The practice of children using the titles of their parents, even while their parents are still alive, comes from Russian and Polish nobility. This practice was introduced into the modern Sedang nobility by Assembly members and advisors to the Prince Regent who held Russian and Polish titles and orders of chivalry. The practice was eventually included in Regulation of the Nobility.

Life titles can be used only by the recipient of the title and his or her spouse. No children or descendants may use the title. The title expires upon the death (or abdication or revocation of title) of the recipient, but the spouse may continue to use the title for the duration of his or her life.

4. Promotions

The Regency may promote persons in rank or change a life title into a hereditary title in recognition of continuing or improving service.

Demotions in rank and hereditary status as punishment for dishonourable actions are also possible but are almost never made because persons who have brought dishonour or disrepute to themselves, the Prince Regent or the Sedang nobility are usually stripped of their titles and expelled from the Sedang nobility.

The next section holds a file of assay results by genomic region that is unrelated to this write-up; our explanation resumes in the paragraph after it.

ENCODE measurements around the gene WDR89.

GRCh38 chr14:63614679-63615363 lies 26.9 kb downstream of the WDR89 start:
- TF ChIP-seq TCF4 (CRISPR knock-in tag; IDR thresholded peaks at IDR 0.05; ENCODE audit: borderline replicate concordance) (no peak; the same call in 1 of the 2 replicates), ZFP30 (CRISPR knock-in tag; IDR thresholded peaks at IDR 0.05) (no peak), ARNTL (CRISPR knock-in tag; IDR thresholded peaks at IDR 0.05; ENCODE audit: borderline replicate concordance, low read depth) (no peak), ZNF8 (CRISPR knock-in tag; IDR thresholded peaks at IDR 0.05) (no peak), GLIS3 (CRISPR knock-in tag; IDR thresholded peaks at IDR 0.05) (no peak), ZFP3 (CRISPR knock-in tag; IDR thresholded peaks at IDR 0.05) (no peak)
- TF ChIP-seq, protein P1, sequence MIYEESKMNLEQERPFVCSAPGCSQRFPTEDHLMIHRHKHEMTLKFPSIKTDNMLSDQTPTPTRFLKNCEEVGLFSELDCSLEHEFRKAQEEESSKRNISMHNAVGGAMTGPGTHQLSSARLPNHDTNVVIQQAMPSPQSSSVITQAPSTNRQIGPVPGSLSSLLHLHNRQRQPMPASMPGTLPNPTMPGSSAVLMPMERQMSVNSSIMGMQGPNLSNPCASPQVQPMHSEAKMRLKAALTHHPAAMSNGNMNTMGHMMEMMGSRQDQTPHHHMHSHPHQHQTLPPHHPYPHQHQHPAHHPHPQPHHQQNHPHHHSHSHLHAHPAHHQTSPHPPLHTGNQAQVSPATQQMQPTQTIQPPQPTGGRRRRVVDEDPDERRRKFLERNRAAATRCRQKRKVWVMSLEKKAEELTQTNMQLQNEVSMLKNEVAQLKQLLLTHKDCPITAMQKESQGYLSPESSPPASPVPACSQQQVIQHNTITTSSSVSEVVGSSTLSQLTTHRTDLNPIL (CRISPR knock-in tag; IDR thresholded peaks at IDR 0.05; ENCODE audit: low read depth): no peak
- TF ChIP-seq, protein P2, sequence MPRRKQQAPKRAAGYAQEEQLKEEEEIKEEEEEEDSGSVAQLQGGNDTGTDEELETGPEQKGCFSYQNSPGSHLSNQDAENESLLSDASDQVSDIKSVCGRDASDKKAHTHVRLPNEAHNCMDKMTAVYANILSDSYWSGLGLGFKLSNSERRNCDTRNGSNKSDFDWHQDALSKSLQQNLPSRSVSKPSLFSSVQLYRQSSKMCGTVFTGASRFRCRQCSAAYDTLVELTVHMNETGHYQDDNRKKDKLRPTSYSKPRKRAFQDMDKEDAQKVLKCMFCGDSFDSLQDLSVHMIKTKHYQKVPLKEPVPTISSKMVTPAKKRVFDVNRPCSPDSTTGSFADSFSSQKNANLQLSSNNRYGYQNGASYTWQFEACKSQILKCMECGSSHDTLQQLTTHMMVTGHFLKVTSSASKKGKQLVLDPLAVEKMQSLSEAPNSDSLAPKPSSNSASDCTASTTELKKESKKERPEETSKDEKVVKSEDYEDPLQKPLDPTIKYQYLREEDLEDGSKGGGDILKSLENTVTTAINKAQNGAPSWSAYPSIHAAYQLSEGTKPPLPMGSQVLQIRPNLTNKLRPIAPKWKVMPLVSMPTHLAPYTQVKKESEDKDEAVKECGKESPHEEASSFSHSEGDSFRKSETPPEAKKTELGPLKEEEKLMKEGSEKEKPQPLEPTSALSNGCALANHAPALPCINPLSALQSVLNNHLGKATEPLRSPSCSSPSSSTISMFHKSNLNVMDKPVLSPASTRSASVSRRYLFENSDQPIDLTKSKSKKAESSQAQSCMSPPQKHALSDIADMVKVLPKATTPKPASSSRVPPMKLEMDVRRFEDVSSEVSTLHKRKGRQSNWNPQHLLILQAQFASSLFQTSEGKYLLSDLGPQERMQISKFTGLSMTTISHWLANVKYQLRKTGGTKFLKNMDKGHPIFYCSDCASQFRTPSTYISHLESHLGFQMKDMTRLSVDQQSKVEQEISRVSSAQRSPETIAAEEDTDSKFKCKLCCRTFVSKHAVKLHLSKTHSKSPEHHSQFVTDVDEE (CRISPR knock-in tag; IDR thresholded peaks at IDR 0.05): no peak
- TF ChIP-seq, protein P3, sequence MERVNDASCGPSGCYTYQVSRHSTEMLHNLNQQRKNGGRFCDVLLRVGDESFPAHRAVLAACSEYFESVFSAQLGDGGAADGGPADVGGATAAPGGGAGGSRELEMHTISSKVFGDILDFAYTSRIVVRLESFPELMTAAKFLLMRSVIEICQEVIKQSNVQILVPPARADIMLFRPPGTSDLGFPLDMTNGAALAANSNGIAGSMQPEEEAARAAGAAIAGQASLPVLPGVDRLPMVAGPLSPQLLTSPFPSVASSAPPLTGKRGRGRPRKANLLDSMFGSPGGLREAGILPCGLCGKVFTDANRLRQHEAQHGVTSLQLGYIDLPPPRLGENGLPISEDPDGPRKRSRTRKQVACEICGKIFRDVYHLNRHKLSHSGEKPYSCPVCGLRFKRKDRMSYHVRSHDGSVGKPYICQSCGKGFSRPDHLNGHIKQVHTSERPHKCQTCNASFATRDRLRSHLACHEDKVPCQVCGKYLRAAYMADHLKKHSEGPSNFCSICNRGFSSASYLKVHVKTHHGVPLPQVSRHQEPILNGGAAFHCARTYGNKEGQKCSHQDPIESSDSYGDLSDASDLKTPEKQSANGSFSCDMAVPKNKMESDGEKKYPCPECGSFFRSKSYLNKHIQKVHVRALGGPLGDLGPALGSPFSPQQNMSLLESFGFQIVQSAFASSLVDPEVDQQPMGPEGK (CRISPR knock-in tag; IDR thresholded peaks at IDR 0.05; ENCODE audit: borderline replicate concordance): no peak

5. Obtaining a Title of Nobility

All titles of nobility are awarded at the discretion of the Council of Regency. Titles are granted to persons of honourable character who have provided meritorious service to Sedang, the Regency, the Sedang nobility, humanitarian causes, science, the arts, government, the military, the professions, business or commerce.

Persons who have been convicted of a criminal offense or able-bodied persons who, without reasonable cause, have been dependent on a state or government for their keep are ineligible to receive a title of nobility.

All recipients of titles of nobility are expected to obey the Regulation of the Nobility. Persons whose titles are revoked or lost for any reason are not entitled to any compensation or recompense, remuneration or payment of any kind, including money, material goods, intangible assets or services, from the Regency, any person who is currently or has formerly served as a Member of the Assembly For the Restoration of the Sedang Nobility or any person who is currently or has served as an appointed representative or delegate of the Regency, the Assembly or a Member of Assembly.